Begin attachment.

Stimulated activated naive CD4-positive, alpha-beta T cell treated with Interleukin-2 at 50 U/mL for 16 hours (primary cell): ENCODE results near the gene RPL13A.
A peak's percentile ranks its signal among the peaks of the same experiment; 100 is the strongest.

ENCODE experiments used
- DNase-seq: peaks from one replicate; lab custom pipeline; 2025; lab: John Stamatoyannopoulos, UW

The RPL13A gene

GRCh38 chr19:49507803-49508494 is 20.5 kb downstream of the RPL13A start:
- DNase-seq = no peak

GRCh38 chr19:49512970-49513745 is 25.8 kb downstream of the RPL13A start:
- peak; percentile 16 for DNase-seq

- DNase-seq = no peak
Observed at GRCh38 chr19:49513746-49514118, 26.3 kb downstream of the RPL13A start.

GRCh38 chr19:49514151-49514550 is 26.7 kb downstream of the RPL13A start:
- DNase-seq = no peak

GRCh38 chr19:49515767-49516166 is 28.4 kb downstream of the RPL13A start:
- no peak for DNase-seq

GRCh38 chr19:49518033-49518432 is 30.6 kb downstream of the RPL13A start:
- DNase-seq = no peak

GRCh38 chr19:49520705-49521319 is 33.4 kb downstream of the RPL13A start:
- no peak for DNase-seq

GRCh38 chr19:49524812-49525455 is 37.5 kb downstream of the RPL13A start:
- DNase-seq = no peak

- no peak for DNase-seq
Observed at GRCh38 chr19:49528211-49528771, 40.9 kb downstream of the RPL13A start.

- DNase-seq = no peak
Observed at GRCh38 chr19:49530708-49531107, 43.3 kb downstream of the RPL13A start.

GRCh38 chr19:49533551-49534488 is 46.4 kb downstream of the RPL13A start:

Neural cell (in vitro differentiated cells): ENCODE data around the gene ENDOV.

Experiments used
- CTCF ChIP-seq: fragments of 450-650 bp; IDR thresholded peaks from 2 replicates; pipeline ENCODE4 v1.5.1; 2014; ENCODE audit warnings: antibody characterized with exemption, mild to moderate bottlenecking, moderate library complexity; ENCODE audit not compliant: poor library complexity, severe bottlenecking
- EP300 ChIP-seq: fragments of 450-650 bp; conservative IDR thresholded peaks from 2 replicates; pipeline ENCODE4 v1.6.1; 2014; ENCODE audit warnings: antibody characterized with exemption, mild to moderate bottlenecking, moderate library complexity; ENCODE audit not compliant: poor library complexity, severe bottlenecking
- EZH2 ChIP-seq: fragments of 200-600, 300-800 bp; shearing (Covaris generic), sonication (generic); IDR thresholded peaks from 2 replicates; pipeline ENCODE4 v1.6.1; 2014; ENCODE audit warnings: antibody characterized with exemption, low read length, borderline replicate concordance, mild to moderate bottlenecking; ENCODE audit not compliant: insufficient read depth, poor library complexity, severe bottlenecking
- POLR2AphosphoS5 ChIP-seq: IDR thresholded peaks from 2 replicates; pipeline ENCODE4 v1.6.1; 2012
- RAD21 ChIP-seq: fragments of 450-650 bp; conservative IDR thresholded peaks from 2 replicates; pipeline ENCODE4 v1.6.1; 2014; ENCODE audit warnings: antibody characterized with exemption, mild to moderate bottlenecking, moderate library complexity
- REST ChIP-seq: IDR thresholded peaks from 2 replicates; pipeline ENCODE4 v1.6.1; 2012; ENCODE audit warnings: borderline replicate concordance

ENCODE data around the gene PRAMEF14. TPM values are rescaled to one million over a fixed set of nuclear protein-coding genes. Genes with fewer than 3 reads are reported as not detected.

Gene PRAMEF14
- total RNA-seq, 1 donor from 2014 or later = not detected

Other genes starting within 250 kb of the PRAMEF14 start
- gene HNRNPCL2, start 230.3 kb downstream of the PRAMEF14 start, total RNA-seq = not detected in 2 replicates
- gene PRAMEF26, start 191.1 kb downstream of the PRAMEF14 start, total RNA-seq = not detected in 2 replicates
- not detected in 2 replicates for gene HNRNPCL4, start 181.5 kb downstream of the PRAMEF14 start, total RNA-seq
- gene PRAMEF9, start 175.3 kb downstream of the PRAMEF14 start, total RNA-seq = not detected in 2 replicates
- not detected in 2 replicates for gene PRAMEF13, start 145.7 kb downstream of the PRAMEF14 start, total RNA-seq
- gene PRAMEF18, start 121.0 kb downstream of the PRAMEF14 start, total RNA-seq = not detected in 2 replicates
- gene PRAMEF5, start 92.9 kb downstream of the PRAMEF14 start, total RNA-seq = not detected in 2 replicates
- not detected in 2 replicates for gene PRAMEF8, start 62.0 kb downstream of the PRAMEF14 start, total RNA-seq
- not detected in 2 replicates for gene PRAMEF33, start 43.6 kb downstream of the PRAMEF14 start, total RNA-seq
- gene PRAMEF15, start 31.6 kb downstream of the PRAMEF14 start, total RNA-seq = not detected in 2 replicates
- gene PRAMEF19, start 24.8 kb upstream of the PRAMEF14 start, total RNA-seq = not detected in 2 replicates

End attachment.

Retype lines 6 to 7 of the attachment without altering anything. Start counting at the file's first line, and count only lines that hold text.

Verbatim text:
GRCh38 chr19:49507803-49508494 is 20.5 kb downstream of the RPL13A start:
- DNase-seq = no peak